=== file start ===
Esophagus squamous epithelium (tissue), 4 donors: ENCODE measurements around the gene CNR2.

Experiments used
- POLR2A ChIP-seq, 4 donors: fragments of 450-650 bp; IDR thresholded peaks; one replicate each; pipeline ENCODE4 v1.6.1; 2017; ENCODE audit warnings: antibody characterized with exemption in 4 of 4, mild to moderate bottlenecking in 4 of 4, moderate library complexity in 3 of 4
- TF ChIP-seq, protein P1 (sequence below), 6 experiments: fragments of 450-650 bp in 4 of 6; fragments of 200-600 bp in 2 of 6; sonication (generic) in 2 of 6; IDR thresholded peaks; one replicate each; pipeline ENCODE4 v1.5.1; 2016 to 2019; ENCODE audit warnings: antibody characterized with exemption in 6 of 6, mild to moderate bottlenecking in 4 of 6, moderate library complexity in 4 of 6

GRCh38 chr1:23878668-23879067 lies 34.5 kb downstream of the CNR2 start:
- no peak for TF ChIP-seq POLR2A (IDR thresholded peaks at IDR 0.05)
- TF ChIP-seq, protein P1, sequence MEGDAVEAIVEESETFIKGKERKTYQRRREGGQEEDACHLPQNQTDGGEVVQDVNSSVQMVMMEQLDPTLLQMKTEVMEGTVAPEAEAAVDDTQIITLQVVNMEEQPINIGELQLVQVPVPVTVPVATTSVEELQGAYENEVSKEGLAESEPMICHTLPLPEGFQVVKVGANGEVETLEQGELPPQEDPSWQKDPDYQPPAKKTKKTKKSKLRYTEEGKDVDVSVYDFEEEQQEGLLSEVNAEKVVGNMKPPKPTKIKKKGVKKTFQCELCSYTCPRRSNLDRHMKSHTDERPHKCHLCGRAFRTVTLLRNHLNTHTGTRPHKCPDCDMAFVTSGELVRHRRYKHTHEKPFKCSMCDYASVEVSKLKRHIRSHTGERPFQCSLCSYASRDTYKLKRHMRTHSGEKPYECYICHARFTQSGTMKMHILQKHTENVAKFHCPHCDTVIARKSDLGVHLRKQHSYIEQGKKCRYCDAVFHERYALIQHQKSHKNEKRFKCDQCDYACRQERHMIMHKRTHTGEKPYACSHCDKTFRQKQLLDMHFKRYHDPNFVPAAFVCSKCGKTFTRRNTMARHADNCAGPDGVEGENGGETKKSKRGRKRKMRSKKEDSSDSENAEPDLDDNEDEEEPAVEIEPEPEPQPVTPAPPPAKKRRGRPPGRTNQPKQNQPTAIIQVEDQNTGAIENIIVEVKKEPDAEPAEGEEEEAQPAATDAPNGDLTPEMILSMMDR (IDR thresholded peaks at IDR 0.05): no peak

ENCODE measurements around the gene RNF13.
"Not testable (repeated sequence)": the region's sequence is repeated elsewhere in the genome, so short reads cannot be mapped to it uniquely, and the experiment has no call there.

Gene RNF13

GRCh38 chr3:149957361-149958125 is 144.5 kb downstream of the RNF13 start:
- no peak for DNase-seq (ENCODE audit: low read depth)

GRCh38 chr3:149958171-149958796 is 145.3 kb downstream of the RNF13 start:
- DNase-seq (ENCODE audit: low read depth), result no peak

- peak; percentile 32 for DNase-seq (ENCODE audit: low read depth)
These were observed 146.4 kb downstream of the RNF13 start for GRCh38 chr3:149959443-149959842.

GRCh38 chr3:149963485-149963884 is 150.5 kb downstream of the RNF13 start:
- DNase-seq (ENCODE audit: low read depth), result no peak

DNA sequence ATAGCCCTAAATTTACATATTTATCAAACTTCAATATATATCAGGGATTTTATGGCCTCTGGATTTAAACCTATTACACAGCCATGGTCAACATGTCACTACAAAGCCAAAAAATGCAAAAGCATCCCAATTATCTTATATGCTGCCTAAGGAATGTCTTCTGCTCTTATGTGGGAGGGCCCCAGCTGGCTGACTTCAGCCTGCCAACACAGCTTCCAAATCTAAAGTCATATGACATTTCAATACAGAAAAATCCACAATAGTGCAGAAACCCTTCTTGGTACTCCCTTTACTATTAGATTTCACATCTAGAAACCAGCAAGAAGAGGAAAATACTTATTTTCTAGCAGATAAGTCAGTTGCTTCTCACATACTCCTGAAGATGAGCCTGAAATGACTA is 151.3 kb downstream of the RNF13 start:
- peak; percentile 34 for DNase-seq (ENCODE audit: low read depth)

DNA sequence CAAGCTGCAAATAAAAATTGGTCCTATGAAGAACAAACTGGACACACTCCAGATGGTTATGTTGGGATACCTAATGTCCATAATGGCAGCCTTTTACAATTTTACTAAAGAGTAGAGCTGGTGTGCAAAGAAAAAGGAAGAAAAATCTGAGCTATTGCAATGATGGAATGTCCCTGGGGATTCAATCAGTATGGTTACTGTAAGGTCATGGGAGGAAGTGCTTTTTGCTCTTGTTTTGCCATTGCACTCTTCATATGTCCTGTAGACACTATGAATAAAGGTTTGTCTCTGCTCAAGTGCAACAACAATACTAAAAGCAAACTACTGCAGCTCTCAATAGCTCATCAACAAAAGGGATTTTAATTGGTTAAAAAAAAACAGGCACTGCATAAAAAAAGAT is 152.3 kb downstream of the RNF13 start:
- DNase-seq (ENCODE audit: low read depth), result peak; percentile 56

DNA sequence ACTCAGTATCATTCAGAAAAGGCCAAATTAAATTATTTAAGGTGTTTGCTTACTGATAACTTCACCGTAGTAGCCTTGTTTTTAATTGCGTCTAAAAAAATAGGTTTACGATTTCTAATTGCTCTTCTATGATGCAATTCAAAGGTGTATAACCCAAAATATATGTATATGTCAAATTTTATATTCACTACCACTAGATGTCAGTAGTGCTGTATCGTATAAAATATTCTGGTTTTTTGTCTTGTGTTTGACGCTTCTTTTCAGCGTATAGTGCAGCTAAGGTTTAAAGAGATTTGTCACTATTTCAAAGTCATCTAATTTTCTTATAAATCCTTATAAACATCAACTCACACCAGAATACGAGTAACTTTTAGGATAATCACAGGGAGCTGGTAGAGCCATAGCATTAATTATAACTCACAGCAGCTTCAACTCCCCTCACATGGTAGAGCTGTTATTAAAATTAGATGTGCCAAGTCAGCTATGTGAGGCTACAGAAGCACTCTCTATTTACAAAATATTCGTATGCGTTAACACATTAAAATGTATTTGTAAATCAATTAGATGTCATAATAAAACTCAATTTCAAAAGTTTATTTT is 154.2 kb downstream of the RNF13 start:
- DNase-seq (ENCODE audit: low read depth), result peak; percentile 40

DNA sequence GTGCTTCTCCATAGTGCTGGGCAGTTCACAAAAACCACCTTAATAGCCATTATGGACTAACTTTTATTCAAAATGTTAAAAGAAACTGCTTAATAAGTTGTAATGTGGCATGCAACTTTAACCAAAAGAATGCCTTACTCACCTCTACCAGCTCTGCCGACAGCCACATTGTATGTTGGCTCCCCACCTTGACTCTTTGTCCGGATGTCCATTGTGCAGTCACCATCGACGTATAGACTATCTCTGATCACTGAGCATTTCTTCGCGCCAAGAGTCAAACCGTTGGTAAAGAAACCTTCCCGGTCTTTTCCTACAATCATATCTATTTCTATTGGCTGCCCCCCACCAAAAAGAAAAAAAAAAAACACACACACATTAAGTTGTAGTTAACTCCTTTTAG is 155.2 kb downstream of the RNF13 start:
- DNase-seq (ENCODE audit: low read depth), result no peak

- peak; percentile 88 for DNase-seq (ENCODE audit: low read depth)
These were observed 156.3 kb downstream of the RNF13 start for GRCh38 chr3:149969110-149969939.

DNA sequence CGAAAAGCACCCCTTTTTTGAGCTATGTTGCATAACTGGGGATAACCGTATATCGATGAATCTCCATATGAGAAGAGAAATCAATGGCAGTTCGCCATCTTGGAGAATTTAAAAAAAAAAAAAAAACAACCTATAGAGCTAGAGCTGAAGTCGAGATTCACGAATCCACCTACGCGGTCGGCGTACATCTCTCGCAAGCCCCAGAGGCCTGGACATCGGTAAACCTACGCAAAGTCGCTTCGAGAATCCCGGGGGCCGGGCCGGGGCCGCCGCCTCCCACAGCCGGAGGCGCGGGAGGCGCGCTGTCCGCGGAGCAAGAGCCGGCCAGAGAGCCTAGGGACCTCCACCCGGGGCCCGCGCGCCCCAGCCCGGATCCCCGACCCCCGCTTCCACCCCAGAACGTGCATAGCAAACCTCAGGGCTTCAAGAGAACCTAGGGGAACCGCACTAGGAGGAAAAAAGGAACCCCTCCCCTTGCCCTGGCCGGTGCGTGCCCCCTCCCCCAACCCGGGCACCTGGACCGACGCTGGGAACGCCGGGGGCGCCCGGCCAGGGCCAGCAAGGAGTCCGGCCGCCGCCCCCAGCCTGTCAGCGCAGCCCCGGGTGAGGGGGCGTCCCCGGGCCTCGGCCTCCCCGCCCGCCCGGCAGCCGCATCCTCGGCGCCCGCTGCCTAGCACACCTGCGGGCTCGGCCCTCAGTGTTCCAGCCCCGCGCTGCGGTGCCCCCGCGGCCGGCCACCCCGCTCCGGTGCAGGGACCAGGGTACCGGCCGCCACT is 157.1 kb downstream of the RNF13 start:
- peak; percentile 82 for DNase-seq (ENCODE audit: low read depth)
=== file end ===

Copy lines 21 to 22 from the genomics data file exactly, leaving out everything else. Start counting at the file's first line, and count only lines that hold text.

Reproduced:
DNA sequence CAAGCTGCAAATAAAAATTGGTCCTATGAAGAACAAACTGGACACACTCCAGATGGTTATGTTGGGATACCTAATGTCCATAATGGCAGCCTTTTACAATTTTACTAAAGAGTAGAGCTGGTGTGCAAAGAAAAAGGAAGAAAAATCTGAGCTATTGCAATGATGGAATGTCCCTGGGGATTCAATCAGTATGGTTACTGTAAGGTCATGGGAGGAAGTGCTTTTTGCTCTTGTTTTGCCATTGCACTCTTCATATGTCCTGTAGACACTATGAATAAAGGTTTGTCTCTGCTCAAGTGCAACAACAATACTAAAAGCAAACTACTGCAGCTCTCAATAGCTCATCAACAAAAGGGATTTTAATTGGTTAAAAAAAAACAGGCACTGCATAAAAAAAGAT is 152.3 kb downstream of the RNF13 start:
- DNase-seq (ENCODE audit: low read depth), result peak; percentile 56